Don’t Use Public Wi-Fi Without Protection. Ever.TODO ?>
The Internet is abuzz with news of the latest Internet vulnerability, this time in a ubiquitous place – Wi-Fi Networks. While we already knew just how insecure Wi-Fi networks were, this latest discovery is raising alarm bells for a great deal of people.
It was recently discovered and reported that WPA2 networks (Wi-Fi Protected Access 2 – the current industry standard that encrypts traffic on Wi-Fi networks) are vulnerable to cryptographic attack. As described by Wired, “A flaw in WPA2’s cryptographic protocols could be exploited to read and steal data that would otherwise be protected…vulnerability even leaves room for an attacker to manipulate data on a Wi-Fi network, or inject new data in.” This means hackers can intercept information of users on these networks including passwords, data and other sensitive details like financial information. The hacker must be within proximity of the Wi-Fi network to obtain this information, but considering the large number of WI-Fi networks worldwide there is certainly a widespread risk.
The vulnerability is being referred to specifically as KRACK (Key Reinstallation Attack), and comes as a weak point that occurs in the “four way handshake.” This article provides some helpful detail on the technical specifics.
What It Means for You
Not all devices are impacted – iOS and Windows are not vulnerable because of how WPA2 is implemented – and Windows has reportedly already fixed the vulnerability. The problem here is not fixing the bug, but fixing it on a grand scale on all impacted devices. Inevitably, a great deal of them will never be patched considering the huge number of IoT items, smartphones, routers and other devices in existence. While some users have automatic updates turned on many do not, leaving users responsible for implementing fixing manually – a practice that is never consistently implemented.
What Can You Do?
Unfortunately, some typical “quick fixes” will not address the issue. Common user actions like changing your password or purchasing a new router will not remedy the situation. In this case, the manufacturers or developers are responsible for releasing patches and applying.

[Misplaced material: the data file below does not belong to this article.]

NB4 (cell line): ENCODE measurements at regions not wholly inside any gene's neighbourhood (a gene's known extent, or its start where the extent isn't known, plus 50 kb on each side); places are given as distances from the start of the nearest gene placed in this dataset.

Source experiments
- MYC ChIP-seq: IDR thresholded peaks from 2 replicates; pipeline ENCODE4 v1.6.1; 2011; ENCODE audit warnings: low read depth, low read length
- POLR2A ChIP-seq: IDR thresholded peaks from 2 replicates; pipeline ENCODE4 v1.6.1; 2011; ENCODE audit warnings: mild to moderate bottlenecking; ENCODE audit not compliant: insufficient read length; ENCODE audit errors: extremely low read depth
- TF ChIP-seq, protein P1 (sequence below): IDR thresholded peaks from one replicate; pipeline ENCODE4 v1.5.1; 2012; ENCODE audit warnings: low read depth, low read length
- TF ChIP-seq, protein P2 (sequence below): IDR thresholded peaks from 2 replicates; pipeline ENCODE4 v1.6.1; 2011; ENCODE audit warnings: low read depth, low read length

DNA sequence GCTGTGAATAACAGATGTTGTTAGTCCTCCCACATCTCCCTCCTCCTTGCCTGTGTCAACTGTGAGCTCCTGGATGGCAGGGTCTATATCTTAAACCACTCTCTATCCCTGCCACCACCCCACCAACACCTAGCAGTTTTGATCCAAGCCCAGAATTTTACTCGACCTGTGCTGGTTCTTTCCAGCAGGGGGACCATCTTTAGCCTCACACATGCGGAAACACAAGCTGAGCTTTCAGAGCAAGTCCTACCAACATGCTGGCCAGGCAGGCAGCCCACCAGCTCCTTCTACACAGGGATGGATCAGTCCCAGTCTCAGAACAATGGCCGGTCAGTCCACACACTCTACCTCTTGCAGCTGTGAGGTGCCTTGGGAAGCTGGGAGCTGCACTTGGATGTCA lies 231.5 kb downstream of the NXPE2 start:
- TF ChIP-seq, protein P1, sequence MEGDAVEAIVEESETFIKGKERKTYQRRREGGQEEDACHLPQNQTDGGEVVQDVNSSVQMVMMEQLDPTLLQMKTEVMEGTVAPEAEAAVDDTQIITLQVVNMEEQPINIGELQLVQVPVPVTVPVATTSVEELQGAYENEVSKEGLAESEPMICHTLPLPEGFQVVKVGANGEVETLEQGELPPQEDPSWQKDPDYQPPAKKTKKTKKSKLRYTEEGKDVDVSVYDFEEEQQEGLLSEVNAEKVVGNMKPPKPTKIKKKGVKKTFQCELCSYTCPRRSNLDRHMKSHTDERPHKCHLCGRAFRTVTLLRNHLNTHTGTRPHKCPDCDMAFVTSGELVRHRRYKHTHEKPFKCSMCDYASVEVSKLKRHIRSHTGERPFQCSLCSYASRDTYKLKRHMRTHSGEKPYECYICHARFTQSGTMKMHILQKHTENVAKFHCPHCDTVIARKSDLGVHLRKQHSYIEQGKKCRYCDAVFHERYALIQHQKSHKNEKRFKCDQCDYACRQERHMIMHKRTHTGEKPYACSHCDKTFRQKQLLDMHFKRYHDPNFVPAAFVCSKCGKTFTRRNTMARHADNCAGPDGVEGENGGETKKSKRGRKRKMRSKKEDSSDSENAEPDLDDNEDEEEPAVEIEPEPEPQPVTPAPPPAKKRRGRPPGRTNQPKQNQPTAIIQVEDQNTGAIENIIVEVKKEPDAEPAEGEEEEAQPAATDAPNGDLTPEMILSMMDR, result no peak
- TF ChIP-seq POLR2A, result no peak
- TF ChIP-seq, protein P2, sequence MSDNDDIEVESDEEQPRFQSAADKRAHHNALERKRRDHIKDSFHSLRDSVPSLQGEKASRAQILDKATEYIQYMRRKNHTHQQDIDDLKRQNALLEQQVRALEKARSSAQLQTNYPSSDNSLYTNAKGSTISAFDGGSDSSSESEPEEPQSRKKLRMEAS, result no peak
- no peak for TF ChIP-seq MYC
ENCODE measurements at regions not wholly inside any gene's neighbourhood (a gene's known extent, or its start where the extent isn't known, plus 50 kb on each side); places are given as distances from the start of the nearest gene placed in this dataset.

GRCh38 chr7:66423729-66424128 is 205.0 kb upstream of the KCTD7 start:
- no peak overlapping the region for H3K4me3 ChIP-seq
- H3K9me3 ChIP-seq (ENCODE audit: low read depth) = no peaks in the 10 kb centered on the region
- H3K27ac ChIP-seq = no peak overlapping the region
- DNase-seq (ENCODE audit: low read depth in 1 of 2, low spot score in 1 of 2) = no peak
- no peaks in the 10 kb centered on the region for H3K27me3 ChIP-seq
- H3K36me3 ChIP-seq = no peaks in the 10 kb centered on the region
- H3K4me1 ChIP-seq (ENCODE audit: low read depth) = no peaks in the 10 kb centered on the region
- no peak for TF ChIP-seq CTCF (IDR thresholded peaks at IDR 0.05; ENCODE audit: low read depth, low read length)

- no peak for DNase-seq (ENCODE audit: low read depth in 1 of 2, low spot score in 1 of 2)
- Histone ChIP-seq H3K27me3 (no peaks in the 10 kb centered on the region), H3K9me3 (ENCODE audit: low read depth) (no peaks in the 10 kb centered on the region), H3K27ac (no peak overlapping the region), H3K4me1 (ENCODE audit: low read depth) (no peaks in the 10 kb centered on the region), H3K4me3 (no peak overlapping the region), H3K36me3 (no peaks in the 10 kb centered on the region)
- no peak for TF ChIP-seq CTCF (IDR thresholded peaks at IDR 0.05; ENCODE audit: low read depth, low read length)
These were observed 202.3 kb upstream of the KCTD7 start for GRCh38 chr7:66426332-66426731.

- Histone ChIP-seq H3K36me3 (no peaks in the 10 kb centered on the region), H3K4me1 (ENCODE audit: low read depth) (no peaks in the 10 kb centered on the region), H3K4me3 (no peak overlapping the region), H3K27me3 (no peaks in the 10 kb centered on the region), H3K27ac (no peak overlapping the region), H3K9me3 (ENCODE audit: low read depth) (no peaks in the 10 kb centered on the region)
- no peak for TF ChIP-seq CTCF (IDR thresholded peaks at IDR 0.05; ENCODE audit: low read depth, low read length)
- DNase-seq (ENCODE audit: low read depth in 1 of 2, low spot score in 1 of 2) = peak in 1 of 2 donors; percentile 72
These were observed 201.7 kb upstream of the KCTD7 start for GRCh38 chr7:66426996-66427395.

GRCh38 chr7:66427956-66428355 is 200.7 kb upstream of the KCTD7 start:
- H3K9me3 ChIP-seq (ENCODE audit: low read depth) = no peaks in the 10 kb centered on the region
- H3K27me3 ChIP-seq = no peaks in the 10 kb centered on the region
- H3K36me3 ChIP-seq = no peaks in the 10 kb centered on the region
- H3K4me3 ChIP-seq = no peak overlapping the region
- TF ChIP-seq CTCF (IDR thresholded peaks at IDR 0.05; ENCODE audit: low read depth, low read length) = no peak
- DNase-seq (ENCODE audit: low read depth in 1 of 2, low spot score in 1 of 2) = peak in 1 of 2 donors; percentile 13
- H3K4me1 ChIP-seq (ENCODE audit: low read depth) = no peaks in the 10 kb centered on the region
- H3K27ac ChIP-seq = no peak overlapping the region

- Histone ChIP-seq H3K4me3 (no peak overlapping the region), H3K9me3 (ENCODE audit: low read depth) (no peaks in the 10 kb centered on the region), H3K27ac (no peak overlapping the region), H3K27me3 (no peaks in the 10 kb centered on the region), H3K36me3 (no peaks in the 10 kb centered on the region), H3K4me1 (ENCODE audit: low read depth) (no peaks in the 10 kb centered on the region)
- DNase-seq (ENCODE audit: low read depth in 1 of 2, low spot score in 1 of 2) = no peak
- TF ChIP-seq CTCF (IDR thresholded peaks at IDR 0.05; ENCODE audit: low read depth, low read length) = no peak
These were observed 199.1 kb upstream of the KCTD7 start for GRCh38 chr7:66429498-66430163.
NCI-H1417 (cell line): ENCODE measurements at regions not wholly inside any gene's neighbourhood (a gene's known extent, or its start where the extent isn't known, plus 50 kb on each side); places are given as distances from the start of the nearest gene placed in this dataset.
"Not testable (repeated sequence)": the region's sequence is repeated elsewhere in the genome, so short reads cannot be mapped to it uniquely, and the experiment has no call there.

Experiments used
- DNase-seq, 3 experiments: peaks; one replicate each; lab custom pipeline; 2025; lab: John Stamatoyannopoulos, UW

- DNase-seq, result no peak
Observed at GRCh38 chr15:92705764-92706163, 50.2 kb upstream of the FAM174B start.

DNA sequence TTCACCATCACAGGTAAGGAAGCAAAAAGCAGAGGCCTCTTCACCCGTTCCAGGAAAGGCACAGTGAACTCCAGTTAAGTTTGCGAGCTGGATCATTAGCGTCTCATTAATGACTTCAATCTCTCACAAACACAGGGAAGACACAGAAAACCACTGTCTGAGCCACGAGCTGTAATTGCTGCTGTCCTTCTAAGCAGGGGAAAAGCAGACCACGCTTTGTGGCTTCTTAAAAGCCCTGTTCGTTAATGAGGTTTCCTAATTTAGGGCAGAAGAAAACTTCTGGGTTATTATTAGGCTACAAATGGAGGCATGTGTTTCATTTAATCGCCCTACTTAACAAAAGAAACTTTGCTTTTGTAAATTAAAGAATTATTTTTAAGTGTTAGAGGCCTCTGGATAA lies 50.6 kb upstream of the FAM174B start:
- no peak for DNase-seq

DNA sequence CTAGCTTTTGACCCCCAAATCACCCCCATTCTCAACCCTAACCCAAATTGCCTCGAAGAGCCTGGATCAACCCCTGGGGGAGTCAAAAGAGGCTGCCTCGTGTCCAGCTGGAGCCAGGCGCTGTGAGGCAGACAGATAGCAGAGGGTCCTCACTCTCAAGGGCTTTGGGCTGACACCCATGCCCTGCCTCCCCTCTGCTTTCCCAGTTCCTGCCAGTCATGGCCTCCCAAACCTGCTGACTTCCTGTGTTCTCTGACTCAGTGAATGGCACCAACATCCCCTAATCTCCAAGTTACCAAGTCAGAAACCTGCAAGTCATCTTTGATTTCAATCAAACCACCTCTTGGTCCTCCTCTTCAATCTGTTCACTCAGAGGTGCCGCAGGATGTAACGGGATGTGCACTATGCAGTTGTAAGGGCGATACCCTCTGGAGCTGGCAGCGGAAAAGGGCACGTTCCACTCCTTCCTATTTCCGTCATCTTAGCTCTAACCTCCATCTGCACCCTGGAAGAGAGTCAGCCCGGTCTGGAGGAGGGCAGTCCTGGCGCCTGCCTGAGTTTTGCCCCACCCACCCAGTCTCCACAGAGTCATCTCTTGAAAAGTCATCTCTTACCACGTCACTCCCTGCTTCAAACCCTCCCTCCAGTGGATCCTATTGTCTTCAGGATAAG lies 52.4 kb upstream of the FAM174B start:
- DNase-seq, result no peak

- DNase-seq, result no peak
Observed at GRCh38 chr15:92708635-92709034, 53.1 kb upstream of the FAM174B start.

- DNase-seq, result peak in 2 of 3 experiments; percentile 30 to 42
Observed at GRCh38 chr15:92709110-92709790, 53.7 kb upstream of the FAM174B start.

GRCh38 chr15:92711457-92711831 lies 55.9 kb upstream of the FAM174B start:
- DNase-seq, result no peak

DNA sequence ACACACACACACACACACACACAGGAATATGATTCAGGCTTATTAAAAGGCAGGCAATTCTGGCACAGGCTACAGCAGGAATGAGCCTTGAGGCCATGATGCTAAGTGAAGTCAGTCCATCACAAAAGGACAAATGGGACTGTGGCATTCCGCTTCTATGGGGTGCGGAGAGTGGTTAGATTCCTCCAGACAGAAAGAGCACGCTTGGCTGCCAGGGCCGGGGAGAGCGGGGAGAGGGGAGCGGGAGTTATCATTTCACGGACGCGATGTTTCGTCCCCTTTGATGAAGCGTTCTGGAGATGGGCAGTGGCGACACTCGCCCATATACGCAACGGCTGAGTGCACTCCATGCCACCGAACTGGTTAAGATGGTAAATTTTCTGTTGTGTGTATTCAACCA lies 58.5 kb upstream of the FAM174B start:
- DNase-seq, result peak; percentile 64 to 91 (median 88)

So aside from sit around and wait for your device maker to offer an update or patch, what can you do? Here are a few ideas:
- Use HTTPS whenever browsing: HTTPS indicates a secured connection so even if there is issue with your WPA2 encryption this will protect you
- Ensure you update your devices and software regularly and enable auto-updates when possible (this is a good practice in general)
- Use a VPN! A VPN encrypts your internet connection, so even if your WPA2 connection is insecure it provides another level of protection to keep your information secure at all times
While this discovery is certainly alarming, it is not really anything new. Public Wi-Fi networks are frequently insecure, and statistically about 1 in 4 of them area not secured. While vulnerabilities are never positive, this latest discovery only draws attention to the larger issue – the insecurity of our connections and our willingness to use these connections in general. We have always recommended people take precautions while using public Wi-Fi – whether that be using a VPN, or avoiding public networks altogether – they have always come with risks.
Learn more about the dangers of public Wi-Fi in our previous content pieces:
Using Public Wi-Fi? You May Be At Risk!
Wi-Fi Not: The Dangers of Public Wi-Fi
Sources: Ars Technica, Wired